An unlikely trio were linked in the news last week: Kenny Donaldson, Joe Brolly and Bernadette McAliskey.

Published: 4 January 2022

My friend Kenny was recognised in the New Year Honours list with an MBE for his magnificent work as Director of Services at the South East Fermanagh Foundation (SEFF); Brolly, the GAA player and pundit from Londonderry and now improbable political commentator in the Sunday Independent was in the news for a TV interview in which he claimed to have donated a kidney “to atone for the taking of human life by people close to me”; and McAliskey (née Devlin) — the eloquent and fearless civil rights leader who achieved international fame in 1969 at 21 when she won a Mid Ulster by-election and became the youngest woman ever elected to the House of Commons — told RTE that the whole island has to change if the two states are to reunite.

Where the three of them agreed was that the Republic of Ireland had let Northern Ireland down.

Brolly went first, rather incoherently explaining that “as the horrors unfolded … and you saw this orthodoxy that started in the south that … it was the Catholics and nationalists were to blame for what happened. If they had just behaved themselves and not worried about civil rights and not taken to the gun everything would have been fine”.

These viewpoints, he said, completely “ignored the reality of soldiers machine gunning people to death and then walking away”.

He illustrated this with examples including the 1989 UDA murder of Pat Finucane, which is close to his heart because senior Sinn Fein politician John Finucane, who witnessed his father’s terrible killing, is a good friend.

I don’t think history is Brolly’s long suit.

He seems to have missed out that most of the demands from the civil rights movement had been granted by the early 1970s and it was the involvement of paramilitaries that sparked off the violence and brought soldiers to Northern Ireland.

When denouncing in his column the Irish “establishment” rather than “the people”, for letting down northern nationalists, he showed no understanding that successive Irish governments — still remembering the disaster that was the 1922-3 Irish civil war — had no desire to join in the carnage up north and extend it island-wide, and that apart from moments of high emotion over, for instance, the hunger strikes, the mass of their electorate agreed with them.

A few days later, asked in an RTE interview by Tommy Tiernan if she felt northern Catholics had been let down by “the southern state”, McAliskey said “Absolutely”. But she was coherent and well-informed.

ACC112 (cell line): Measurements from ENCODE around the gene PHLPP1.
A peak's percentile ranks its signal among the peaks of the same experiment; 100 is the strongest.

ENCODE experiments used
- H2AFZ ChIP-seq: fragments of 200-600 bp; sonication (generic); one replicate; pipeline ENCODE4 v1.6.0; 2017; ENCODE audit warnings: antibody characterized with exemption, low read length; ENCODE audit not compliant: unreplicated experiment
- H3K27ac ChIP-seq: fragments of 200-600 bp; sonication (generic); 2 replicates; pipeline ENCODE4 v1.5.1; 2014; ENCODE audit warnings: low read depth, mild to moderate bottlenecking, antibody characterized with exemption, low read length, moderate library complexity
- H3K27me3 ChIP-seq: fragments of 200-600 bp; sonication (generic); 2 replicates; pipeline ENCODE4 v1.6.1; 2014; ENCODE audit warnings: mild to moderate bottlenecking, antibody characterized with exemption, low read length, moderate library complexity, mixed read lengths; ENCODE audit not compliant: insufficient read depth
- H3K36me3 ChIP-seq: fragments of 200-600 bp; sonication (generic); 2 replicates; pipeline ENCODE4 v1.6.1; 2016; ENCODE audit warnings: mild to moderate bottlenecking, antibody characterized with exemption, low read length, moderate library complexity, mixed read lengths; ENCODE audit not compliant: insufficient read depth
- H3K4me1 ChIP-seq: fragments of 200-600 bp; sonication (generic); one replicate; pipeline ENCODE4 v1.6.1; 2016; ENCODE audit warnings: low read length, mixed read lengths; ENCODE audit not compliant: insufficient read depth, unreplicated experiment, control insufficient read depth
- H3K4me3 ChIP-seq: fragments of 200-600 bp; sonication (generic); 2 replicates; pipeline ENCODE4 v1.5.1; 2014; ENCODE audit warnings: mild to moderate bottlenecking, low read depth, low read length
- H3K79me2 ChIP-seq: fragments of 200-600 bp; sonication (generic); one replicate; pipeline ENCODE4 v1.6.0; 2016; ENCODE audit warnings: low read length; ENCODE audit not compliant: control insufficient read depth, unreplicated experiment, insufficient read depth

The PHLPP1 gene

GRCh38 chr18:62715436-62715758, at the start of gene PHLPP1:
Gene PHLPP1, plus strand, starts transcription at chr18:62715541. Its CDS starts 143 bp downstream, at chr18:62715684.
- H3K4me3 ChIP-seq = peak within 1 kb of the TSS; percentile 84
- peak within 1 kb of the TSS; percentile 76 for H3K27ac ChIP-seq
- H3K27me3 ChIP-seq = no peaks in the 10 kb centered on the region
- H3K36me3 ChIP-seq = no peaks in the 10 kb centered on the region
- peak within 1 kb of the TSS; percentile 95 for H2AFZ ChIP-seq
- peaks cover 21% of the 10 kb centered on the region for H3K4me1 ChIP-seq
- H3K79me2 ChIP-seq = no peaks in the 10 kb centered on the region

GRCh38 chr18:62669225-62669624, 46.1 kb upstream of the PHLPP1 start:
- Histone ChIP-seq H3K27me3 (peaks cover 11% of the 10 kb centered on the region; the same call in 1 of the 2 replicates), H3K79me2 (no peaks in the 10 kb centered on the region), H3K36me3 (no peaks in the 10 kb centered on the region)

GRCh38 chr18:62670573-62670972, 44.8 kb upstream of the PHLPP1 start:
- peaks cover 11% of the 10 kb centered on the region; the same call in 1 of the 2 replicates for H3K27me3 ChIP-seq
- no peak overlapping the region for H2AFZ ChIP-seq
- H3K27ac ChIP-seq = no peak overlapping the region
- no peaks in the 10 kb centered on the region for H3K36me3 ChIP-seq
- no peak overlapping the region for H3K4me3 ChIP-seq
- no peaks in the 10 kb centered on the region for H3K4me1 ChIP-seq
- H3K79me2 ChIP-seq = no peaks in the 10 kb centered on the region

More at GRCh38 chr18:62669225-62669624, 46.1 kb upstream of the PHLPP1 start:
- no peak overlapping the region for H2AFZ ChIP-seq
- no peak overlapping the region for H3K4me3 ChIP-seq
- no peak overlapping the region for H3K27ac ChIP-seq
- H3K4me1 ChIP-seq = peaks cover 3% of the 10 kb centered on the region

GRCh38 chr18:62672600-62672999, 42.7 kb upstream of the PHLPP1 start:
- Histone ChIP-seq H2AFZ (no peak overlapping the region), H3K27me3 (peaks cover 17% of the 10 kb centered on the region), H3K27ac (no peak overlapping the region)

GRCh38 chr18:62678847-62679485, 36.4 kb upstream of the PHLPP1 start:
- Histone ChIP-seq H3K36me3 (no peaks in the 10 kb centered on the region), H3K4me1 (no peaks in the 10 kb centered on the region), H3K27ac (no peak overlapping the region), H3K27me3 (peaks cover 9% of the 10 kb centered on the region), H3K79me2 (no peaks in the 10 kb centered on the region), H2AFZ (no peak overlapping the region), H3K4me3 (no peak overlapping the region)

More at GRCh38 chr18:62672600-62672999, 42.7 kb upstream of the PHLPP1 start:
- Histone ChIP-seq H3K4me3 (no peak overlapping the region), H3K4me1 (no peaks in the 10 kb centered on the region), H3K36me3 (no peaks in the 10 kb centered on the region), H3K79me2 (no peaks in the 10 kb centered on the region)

I’ve been following her extraordinary life on and off since the late 60s and acknowledge her gifts, the suffering she has endured (including her terrible wounds in 1981 when UFF gunmen shot her nine times in front of her children) and her selflessness in serving her community.

Our politics are very far apart and I often find hers weird and wrong, but I respect her honesty.

No one could accuse her of seeking popularity. She never liked Sinn Fein careerists. Loyalty and self-sacrifice are everything to her.

When in 1994 she eulogised her dear friend, the brutal mass murderer Dominic McGlinchey who had been shot by his old INLA comrades, she denounced the journalists who had accused him of drug dealing and criminality and said they were “curs and dogs. May every one of them rot in hell. They have taken away Dominic McGlinchy’s character and they will stand judgement for it. He was the finest republican of them all. He never dishonoured the cause he believed in. His war was with the armed soldiers and the police of this state”.

McAliskey has never had any respect for the ‘Free State’.

“The northern Catholic was and still is looked on by the southern state as not worth the trouble,” she told Tiernan.

And while I’m sure she’s wrong in her belief that Brexit will destroy the Union, she is right to say that if there is to be Irish unity, “the whole island has to change”.

Kenny Donaldson has no time for any killers or their apologists. Helping victims is at the heart of everything he does.

In the press, on behalf of Innocent Victims United, he challenged Brolly’s rewriting of history as the expression “of a narrow ideological position without any acknowledgement of the wider narrative [which] sends out a dangerous message to those still involved in terror groups” (‘Joe Brolly’s narrow viewpoint means he’s not a credible pundit,’ Dec 29).

He reminded him of the arming of the Provisionals by southerners and the Republic’s failures to extradite the terrorists who killed in the north and hid in the south.

Brolly must be regretting blabbing about why he donated the kidney. Speculation is rife.

Could he be referring to his late father Francie, who was a Sinn Fein Assembly member when he was interviewed by the PSNI in 2005 about the 1972 Claudy bombing?

If not him, who?

And the PSNI are now watching the footage and are under pressure to interview Brolly.

Innocent Victims United pursue murderers whether republican or loyalist terrorists or members of the security forces “that departed from the code and committed criminal based activity”.

Don’t underestimate them.

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